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Oleta Adams

Jazz Vocalist

Fri, June 25 Fri, June 25
7:30pm 9:30pm

“Get Here” once again and experience the unmistakable sound of OLETA ADAMS’ gospel roots at Anthology! After being discovered by members of Tears for Fears in the late 80s, she launched a 20-year music career studded with six Billboard Top 40 albums and nine Top 40 singles.

Sound Observations From Oleta Adams

By David Moye

Song interpretation is by no means an exact science. That’s why so many singers can sing the same song in different ways.

For Oleta Adams, who is famous for her 1991 hit “Get Here,” performing a song is much an act of psychology as art.

“When I first consider a song, I look at the lyric and think of what the writer had in mine,” she said while sitting in her home in Kansas City, Missouri. “Sometimes, it’s right there in front of you and other times, you need to look for it.”

Adams performs June 25 at Anthology and, being a woman (but not a “Woman In Chains” even though that’s the title of her 1989 hit duet with Tears For Fears), maybe it’s fitting that she compares song interpretation to shopping.

“It is like shopping for a dress,” Adams said. “There are different designers and style and you have to find one that fits your body type.

“I love to sing songs with emotions, but I don’t like vocal pyrotechnics.”

Continuing the dress metaphor: Some people like shopping with a friend who can tell them how the outfit looks on them. Not Adams.

“I really am the best person to pick a song for me,” she said. “I know the limitations of my voice. The sound of it is distinct and I know what I can do and what I won’t do.”

For this daughter of a preacher man, that means hip-hop is not on the list, but more for musical reasons than anything else.

“Rap doesn’t have a direct melody. If a song is built around that, you can dress it up in your own way,” she said, dressing up the metaphor even further. “Other songs are built more around riffs and if you can’t sing it right, it doesn’t work.”

Adams figures her “low, rich voice” doesn’t work well with the riff songs – and that’s OK with her.

“People expect a certain kind of song from me,” she said, adding that while “Get Here” is her career song, she usually can’t get out of a show without singing her rendition of Elton John’s “Don’t Let The Sun Go Down On Me” or Jimmy Cliff’s “Many Rivers To Cross.”

Still, while some other singers approach their songs with new eyes and ears each time, Adams believes once a song interpretation is set, she sticks with what works.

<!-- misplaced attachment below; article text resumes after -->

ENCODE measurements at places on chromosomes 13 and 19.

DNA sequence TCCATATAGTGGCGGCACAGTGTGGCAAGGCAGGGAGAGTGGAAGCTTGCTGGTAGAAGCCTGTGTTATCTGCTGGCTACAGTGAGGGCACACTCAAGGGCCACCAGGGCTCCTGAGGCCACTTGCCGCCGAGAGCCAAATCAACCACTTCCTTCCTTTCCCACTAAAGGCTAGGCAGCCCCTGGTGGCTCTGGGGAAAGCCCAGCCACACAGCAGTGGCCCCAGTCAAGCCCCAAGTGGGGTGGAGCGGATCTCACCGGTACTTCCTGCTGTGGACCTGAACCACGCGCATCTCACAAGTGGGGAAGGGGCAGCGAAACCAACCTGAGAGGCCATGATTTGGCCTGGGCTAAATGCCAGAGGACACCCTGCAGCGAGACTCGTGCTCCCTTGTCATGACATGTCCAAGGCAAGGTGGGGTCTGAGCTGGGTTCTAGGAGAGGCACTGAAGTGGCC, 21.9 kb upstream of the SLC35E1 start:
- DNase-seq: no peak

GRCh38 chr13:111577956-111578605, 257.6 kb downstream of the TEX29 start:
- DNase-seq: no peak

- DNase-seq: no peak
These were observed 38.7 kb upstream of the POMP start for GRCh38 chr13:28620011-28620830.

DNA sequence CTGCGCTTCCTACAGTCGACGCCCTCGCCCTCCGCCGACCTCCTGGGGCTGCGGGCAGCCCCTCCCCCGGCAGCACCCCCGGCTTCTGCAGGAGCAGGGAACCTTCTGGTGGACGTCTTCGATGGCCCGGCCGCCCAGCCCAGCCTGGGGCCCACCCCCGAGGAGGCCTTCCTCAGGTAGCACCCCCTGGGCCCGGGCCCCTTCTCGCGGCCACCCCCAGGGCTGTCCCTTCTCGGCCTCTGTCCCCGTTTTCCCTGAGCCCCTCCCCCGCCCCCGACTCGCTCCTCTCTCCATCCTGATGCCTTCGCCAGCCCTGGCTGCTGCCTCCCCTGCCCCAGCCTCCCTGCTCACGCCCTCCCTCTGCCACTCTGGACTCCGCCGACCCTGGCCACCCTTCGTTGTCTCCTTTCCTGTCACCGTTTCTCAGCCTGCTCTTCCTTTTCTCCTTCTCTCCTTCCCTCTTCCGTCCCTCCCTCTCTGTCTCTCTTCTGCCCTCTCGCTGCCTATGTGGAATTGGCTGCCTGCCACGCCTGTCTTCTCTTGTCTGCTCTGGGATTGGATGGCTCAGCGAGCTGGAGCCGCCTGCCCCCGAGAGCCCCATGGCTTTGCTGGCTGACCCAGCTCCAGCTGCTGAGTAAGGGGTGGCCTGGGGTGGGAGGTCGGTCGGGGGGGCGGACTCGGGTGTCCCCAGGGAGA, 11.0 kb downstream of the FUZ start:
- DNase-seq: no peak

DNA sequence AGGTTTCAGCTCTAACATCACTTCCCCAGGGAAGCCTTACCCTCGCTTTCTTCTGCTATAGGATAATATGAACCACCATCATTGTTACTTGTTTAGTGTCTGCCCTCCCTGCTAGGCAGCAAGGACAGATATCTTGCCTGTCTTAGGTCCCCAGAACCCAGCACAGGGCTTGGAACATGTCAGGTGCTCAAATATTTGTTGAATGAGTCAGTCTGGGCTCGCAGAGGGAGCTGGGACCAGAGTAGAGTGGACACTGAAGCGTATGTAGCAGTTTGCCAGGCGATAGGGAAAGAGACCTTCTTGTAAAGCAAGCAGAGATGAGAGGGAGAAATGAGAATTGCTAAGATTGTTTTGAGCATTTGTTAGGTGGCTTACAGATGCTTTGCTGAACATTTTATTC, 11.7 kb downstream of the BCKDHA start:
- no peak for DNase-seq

“Some people like to do a song differently each time, but I like to do it as if the audience is hearing it the first time,” she said. “Take ‘Get Here,’ I actually had been singing it nightly for years. Sometimes I would stretch it out for 20 minutes trying out new things, until I found the best way to perform it.”

At this point, Adams leaves the dress-up metaphor in the closet and switches to something a little more comfortable to explain her approach to singing.

“A voice is a muscle,” she said. “And bringing a new emotion each time you do the song is like a marathon of sprints and I do that two hours a night.”

Friday’s show marks the third time Adams has played Anthology and while she is popular stateside, she also spends much of the year touring Europe and Japan, where she has had a lot of hits as well.

So does she adapt her shows to each country’s audience?

In a word: No.

“I’m paid to sing and play the piano and that’s what I do,” she said. “The shows don’t change but the reactions of the audience do. For instance, I always perform gospel and American audiences are more likely to do the call-and-response, whereas Japanese audiences might sit there and applaud at the end – that’s what they’re used to.

“But there are lots of times after performing where people will come up and say how much they enjoyed that part of the show and how they’re not used to hearing people put so much emotion in their voice.”

“Oleta Adams performing live. I think you should surrender yourself to a great treat.
Forget politics and the office. Just kick back and fall into a dreamy, glossy evening
of upbeat, fantastic, incendiary singing.” -The San Francisco Chronicle

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